periodic vs perpetualTo record the ending inventory balance (Part of the closing entries under the periodic system)

perpetual vs periodicTo adjust the ending inventory balance for the shrinkage during the year.

*Shrinkage already affected in the previous entry.

Journal Entries for the Perpetual Inventory System

Transaction #1: Sold merchandise on account costing P8, 000 for P10, 000; terms were 2/10, n/30.

perpetual vs periodic

Transaction #2: Customer returned merchandise costing P400 that had been sold on account for P500 (part of the P10, 000) sale.

perpetual vs periodicperiodic vs perpetual inventory systemTransaction #3: Received payment from customer for merchandise sold above [cash discount taken: (P10, 000 sale P500 return) x2% discount = P190].

periodic vs perpetualTransaction #4: Purchased on account merchandise for resale for P6, 000; terms were 2/10, n/30 (purchases recorded at invoice price).

periodic vs perpetualTransaction #5: Paid P200 freight on the P6, 000 purchase; terms were FOB shipping point, freight collect.

peridic vs perpetualTransaction #6: Return merchandise costing P300 (part of the P6, 000 purchase).

periodic vs perpetual

Transaction #7: Paid for merchandise purchased, refer to no. 4 [cash discount taken: (P6, 000 purchase- P300 return) x2% discount = P114].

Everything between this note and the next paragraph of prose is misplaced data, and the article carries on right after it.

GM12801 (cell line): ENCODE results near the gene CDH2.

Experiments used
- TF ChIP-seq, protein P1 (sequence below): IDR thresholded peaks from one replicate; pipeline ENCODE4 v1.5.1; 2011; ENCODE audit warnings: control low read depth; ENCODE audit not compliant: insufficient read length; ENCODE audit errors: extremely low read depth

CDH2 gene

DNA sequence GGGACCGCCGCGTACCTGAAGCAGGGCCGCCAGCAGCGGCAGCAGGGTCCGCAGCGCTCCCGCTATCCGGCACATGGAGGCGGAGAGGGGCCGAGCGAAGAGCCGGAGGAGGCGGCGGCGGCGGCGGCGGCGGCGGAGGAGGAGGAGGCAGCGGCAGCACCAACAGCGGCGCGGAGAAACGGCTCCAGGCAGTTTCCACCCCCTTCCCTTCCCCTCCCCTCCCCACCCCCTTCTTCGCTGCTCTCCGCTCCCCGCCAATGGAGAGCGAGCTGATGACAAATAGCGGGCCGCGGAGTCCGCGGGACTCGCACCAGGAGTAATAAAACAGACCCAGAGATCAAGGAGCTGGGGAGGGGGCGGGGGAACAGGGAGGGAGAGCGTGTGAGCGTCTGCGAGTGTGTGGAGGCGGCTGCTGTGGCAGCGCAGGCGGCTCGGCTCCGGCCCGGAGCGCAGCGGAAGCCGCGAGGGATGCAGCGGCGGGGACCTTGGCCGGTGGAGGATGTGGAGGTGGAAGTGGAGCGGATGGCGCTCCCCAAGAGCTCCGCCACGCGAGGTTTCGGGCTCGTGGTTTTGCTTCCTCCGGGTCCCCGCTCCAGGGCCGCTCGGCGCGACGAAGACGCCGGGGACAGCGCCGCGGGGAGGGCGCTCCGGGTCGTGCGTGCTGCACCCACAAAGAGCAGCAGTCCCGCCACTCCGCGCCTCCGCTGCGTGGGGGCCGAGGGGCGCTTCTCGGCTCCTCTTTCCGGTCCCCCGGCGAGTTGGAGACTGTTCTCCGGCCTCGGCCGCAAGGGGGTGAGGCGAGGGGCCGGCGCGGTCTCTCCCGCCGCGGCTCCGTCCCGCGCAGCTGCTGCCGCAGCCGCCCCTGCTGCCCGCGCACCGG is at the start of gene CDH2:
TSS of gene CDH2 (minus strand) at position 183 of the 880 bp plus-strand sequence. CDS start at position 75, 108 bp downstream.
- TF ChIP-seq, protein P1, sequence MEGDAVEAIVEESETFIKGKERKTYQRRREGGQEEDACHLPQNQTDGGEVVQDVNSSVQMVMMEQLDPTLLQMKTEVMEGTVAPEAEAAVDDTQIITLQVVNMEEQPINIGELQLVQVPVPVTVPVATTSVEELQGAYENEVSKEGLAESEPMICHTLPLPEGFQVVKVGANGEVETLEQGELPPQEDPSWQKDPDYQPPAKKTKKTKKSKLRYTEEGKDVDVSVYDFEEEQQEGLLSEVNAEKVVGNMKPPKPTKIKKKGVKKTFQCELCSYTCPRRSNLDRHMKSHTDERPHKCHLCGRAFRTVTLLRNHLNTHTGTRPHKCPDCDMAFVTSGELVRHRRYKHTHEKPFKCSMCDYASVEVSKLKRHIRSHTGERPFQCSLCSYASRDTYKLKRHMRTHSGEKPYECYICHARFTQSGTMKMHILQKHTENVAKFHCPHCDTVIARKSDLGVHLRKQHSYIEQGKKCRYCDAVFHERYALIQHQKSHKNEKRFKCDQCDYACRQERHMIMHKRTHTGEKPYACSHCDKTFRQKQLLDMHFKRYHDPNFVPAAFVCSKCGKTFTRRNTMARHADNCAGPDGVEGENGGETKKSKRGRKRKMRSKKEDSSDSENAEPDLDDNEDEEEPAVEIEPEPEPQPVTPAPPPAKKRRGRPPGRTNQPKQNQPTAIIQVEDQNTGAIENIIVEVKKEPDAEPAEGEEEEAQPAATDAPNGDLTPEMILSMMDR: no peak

perpetual vs periodicTo transfer the beginning inventory balance to the income summary account (part of the closing entries under the periodic system.)
No Entry
To record the ending inventory balance (Part of the closing entries under the periodic system)
No Entry
To adjust the ending perpetual inventory balance for the shrinkage during the year.

periodic vs perpetual



Assuming the transactions (nos.1 to 7) were the only transactions for the entire year, the balance in the inventory account at the year-end under the periodic inventory system is P250, 000 (beginning inventory). The year-end balance in the inventory account under the perpetual inventory system is P231, 860.

Under the perpetual system, the inventory account is increased by purchases, transportation in, and sales returns and is decreased by the cost of sales, purchases returns and allowances, and purchases discount.

At year-end, the physical inventory is taken, and it revealed that the actual inventory on hand is P231, 500. The year-end journal entries (nos.8 to 10) are then made to bring the inventory account balance into agreement with the amount of the physical inventory. When posted to the general ledger, both the periodic and perpetual inventory systems result in the same ending inventory amount, P231, 500.